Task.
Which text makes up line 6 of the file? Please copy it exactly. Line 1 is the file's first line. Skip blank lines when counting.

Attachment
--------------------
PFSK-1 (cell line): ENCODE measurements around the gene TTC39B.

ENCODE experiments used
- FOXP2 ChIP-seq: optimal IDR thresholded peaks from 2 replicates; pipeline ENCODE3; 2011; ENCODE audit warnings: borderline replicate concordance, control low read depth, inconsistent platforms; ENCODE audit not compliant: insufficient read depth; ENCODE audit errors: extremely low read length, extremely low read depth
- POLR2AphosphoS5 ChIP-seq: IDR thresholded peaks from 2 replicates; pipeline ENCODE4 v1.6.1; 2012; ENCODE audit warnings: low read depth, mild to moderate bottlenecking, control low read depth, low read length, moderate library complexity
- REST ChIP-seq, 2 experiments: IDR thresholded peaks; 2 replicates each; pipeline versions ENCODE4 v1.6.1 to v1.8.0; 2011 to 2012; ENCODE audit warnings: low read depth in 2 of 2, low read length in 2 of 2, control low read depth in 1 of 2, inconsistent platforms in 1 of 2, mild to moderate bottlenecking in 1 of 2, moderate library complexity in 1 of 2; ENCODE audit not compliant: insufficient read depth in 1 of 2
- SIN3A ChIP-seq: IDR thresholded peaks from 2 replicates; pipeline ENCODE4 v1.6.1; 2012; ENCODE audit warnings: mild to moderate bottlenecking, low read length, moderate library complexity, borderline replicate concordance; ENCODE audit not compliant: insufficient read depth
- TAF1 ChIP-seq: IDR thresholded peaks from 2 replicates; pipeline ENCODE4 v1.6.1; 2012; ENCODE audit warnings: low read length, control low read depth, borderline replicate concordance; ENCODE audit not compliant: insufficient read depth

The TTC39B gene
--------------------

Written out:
- SIN3A ChIP-seq: IDR thresholded peaks from 2 replicates; pipeline ENCODE4 v1.6.1; 2012; ENCODE audit warnings: mild to moderate bottlenecking, low read length, moderate library complexity, borderline replicate concordance; ENCODE audit not compliant: insufficient read depth